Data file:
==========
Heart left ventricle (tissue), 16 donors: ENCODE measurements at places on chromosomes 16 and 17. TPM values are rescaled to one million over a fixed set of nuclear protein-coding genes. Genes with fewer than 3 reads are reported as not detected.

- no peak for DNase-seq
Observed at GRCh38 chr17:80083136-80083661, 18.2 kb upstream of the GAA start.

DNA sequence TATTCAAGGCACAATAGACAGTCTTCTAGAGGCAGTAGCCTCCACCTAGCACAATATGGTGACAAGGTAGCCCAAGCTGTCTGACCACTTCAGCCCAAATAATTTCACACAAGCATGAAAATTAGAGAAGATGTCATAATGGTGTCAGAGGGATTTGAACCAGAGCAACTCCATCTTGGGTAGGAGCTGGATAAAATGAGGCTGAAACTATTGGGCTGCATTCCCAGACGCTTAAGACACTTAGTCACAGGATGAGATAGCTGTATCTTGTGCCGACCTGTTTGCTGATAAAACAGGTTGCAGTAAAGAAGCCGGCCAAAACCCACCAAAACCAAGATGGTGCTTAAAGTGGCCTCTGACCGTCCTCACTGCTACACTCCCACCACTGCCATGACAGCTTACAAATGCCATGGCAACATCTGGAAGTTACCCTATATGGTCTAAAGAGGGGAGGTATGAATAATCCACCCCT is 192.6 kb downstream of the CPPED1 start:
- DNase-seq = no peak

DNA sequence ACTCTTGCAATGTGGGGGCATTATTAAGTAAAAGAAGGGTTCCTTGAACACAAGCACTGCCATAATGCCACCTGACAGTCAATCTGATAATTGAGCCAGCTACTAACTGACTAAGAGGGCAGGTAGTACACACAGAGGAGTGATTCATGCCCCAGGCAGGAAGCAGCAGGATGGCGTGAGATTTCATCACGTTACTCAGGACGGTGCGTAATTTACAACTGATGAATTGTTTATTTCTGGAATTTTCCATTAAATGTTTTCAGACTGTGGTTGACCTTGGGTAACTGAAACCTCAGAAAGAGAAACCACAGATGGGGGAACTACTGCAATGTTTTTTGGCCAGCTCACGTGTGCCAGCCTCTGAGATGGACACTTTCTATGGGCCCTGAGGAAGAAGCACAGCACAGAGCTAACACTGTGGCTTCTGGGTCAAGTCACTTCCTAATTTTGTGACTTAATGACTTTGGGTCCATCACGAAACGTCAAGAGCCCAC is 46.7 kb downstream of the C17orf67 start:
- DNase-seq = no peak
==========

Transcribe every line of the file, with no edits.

Heart left ventricle (tissue), 16 donors: ENCODE measurements at places on chromosomes 16 and 17. TPM values are rescaled to one million over a fixed set of nuclear protein-coding genes. Genes with fewer than 3 reads are reported as not detected.

- no peak for DNase-seq
Observed at GRCh38 chr17:80083136-80083661, 18.2 kb upstream of the GAA start.

DNA sequence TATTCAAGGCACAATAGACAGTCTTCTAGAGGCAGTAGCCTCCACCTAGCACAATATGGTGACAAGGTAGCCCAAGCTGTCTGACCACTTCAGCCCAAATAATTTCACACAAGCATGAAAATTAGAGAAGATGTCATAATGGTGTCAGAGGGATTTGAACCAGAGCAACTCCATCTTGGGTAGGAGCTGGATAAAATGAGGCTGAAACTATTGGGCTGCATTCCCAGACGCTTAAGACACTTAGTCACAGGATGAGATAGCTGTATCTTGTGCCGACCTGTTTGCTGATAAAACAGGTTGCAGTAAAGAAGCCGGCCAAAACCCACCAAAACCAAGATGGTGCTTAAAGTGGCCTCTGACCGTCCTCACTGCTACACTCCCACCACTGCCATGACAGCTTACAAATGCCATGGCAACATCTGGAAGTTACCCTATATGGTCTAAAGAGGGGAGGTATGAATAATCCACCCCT is 192.6 kb downstream of the CPPED1 start:
- DNase-seq = no peak

DNA sequence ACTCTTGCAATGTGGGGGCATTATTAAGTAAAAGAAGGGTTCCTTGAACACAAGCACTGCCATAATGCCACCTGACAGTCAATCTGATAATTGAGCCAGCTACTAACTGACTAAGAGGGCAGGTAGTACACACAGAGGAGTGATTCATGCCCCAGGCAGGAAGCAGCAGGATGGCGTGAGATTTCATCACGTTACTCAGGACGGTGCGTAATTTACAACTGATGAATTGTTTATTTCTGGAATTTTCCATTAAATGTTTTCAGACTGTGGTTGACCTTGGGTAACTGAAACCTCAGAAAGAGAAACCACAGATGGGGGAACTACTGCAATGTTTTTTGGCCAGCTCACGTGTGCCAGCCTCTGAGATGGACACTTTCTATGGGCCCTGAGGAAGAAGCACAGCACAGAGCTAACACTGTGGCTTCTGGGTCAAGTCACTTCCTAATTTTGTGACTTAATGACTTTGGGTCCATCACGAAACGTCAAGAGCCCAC is 46.7 kb downstream of the C17orf67 start:
- DNase-seq = no peak